When you entered the gas chamber, you were told that you would be taking a shower. Prop shower heads would be on the walls. However, the room was filled with Zyklon B, which would kill you painfully in about 10-20 minutes depending on your proximity to the vent. We walked inside the gas chamber, and could see the nail marks on the walls where people had tried to claw their way out of the gas chambers.

We weren’t allowed to take pictures inside the camp as a sign of respect. Here is a view of the barracks from the outside. 700 people were kept in each building.

After the people were murdered, a forced Jewish labor force would have to shave all of their hair to be used for coat lining or mattress filling, and all gold teeth and rings would be taken (along with any possessions they had taken on the cattle cars) to houses in the camp known as ‘Canada.’ These storehouses for valuables were called Canada because Canada was a symbol of wealth for the Polish. Then, the corpses would be placed in ovens and incinerated. Walking the paths of these people was incredibly moving and powerful.

If you were sent to the work camp, you would be given insect-riddled and soiled uniforms and tattooed with a number. You would sleep 8 in a bed in barracks with mud floors, full of rats and insects. Only one latrine was provided and almost everyone had dysentery. You were given about 200 calories per day. You had to work 14 hours or more of backbreaking labor, and if you fell, injured yourself, or passed out from starvation, you would be sent to the gas chamber. If you did not fulfill work quotas, you would be subject to capital punishment, including having your arms broken, lashings, beatings, spending a night in a suffocation cell (no ventilation, many people to a room, only a few survive) or a standing cell, (four people placed in a 1 meter by 1 meter cell with no room to move at all. After all of this, you would be expected to work the next day.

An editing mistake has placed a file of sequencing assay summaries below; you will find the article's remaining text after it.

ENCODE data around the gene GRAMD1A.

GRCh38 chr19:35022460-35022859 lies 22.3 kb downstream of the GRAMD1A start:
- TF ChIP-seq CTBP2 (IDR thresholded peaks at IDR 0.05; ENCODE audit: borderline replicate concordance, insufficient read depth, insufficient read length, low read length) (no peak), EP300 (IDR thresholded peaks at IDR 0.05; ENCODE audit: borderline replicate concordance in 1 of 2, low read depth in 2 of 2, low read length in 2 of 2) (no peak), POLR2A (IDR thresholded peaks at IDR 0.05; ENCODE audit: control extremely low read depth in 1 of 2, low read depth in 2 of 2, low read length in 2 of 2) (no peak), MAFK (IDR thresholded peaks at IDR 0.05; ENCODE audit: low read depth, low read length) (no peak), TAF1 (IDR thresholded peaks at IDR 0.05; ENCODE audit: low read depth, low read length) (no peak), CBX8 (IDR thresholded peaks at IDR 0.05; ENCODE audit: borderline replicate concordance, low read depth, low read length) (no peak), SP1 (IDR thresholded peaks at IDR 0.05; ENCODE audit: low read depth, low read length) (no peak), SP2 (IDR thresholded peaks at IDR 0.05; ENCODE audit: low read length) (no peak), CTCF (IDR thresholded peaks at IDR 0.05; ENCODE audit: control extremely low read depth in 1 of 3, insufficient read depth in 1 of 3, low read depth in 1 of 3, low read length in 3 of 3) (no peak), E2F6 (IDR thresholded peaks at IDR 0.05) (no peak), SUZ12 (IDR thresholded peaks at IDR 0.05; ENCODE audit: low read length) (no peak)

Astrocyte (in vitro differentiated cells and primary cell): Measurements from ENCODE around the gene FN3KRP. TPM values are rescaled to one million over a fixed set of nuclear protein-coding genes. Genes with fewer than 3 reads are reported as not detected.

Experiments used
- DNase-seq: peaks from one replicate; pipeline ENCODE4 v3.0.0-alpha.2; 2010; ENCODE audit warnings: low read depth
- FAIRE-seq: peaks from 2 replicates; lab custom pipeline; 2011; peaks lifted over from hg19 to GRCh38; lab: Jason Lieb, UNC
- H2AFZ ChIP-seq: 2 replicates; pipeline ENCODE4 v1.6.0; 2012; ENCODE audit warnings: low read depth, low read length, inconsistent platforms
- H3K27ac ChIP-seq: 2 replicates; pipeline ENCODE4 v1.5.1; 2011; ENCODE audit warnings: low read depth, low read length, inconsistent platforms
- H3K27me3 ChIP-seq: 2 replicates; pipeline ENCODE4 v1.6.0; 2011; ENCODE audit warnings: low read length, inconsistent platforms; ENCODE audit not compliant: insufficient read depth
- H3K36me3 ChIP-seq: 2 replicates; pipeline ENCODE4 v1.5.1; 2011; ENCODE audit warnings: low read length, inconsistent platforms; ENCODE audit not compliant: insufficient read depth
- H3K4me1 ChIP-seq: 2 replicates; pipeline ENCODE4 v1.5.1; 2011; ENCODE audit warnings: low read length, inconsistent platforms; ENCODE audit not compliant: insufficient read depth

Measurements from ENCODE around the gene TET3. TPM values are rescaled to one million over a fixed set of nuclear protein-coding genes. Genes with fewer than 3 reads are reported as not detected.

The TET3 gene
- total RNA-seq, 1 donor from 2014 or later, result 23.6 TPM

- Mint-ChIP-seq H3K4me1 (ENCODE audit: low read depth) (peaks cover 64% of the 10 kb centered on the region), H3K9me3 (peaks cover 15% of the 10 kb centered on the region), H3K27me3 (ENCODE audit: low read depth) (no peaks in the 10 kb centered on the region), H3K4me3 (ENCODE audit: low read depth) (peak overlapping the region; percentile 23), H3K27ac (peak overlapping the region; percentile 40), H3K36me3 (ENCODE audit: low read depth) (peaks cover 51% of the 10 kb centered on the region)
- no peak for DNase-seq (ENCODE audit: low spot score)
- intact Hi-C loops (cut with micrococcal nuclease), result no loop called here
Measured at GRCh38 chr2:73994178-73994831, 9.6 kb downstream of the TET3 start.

At Birkenau, the site of the largest mass killings, our tour guide informed us that there was a 1 inch layer of human ash just below the grass. The camp was liberated by the Soviets. Many of the prisoners that survived, however, were sent to gulags – Soviet-enforced labor camps – immediately following their liberation.

I know this post has been really heavy, so I want to leave you with an inspiring story. On our tour, our tour guide mentioned a professor that was arrested and sent to Auschwitz in the beginning of Nazi occupation. He survived four years of hard labor in the camp. After the war, his political ideals landed him in a Siberian gulag, because he opposed the Soviets, where he survived another four years of starvation, hard labor, and cold. He lived to be 104 years old. When asked by a student how he lived so long, he responded “I wanted to live long enough to see Poland peaceful. Now, after 80 years of nonstop war, I can tell them at the moment of my death that everything is alright.”